I woke up when we finally arrived back home late Friday night. The two of us stood up, I handed his jacket back to him, and we both blushed awkwardly and said that we'd see each other on Monday.
It was Sunday afternoon after church when I talked to him again. He sent me a message. "I don't know exactly how to do this, but--I like you. I like you a lot. You're perfect. And I just need to know if there's any way you might possibly in some tiny way like me too."
"Yes!" I typed back as fast as I could. But it was too late. He had changed his status to "Away". I waited anxiously in front of my computer screen for an hour and thirty seven minutes before he finally came back.
"Where did you go??" I asked him, a nervous feeling in the pit of my stomach taking over.
"I was too anxious. I had to go outside for a walk." He answered quickly. "So, your answer is yes?"
I replied affirmatively. "How do we do this now? Are we--dating?" I stumbled over the word.
"Yes!" He answered quickly. "I mean, if you want us to be." He amended in type.
"Okay then, it's settled." I replied, and from that day forth, it was just the two of us.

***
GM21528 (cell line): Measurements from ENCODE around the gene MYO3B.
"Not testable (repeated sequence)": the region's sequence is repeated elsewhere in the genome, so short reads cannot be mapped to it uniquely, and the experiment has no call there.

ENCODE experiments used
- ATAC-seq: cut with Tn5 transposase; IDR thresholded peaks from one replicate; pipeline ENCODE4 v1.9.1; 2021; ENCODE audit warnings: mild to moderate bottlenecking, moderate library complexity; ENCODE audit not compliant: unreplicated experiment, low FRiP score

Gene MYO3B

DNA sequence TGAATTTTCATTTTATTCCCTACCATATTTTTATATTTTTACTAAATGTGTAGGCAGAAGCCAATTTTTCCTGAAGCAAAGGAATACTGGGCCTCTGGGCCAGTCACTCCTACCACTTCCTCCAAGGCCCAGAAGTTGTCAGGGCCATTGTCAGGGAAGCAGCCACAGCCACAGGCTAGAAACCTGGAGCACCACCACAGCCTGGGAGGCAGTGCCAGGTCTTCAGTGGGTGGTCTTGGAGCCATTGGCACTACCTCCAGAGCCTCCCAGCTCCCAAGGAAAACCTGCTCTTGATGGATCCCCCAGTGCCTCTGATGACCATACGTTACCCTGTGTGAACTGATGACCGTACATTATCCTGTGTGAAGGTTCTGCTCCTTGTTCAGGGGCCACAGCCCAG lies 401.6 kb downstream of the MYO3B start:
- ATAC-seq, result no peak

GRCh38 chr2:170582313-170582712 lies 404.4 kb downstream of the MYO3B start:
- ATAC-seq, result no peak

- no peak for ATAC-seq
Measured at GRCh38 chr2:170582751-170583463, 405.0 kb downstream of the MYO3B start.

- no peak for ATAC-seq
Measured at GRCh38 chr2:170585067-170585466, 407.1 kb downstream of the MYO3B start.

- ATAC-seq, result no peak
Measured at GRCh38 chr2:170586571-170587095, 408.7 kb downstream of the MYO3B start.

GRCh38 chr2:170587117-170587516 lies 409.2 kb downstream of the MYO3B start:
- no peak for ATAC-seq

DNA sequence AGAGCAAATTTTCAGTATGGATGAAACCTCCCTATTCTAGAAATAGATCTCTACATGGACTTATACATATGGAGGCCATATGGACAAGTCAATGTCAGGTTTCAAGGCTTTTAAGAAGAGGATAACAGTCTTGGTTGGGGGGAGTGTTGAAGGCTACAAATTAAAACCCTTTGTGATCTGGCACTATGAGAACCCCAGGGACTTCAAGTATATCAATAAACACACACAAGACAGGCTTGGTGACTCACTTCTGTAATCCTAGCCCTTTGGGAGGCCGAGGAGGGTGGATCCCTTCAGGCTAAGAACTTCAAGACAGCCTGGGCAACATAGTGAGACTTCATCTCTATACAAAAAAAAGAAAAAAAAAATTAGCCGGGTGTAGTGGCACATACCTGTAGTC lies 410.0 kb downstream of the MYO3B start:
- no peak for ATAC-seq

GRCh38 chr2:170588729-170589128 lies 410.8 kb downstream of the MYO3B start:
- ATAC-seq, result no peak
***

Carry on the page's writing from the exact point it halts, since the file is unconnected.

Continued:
It was three months later when he first held my hand. We were standing in front of an iron lung in an area history museum on another field trip when a bug began buzzing around my head. I grabbed his hand instinctively and when he smiled at me, I couldn't let go. Earlier that day, we had gone to a nearby park, and we had seen an elderly couple--at least in their eighties--, holding hands and strolling on the walkway. "That's going to be us," he leaned over and whispered into my ear.
After we had held hands, it was like we couldn't wait to explore each other and our relationship. Our hands were permanently attached. A month later, we were talking to each other on the phone when his little brother got on the line and started singing, "Zach and his girlfriend sitting in a tree, K-I-S-S-I-N-G!" I could hear the sounds of a scuffle going on in Zach's room, and I just laughed. I heard him say, "Luke, we haven't--. Just go away." and then a loud exclamation from his brother, "You mean you haven't kissed her yet?!"
"You know," I told him later on the phone, after he had made sure his brother couldn't get back on the phone with us or in his room, "I wouldn't mind… being able to tell him yes."